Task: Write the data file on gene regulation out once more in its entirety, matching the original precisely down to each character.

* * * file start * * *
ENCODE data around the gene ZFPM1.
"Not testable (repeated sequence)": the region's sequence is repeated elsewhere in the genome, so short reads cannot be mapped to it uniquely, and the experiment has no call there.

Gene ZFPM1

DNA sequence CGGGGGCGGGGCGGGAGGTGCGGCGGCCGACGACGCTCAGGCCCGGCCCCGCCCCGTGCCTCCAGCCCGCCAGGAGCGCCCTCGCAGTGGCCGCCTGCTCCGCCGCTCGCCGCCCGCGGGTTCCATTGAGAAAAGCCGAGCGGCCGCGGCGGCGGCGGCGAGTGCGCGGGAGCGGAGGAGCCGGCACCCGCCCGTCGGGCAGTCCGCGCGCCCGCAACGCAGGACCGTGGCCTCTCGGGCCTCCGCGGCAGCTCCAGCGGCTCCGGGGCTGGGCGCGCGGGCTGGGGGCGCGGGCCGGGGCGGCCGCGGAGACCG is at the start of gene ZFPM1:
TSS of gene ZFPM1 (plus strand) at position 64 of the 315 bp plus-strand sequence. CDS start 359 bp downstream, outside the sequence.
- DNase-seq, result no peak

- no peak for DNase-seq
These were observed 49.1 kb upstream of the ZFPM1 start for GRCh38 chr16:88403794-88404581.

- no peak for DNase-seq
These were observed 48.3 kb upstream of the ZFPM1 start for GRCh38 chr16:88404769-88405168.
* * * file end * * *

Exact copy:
ENCODE data around the gene ZFPM1.
"Not testable (repeated sequence)": the region's sequence is repeated elsewhere in the genome, so short reads cannot be mapped to it uniquely, and the experiment has no call there.

Gene ZFPM1

DNA sequence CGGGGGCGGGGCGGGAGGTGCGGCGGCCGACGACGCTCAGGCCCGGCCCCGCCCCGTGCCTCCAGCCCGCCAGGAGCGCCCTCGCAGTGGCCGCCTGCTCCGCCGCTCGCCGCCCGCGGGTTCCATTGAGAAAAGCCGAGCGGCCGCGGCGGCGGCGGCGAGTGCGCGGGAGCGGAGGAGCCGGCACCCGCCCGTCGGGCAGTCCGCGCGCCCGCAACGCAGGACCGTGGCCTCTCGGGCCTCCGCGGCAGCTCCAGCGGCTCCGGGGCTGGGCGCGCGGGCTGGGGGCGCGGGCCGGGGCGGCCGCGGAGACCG is at the start of gene ZFPM1:
TSS of gene ZFPM1 (plus strand) at position 64 of the 315 bp plus-strand sequence. CDS start 359 bp downstream, outside the sequence.
- DNase-seq, result no peak

- no peak for DNase-seq
These were observed 49.1 kb upstream of the ZFPM1 start for GRCh38 chr16:88403794-88404581.

- no peak for DNase-seq
These were observed 48.3 kb upstream of the ZFPM1 start for GRCh38 chr16:88404769-88405168.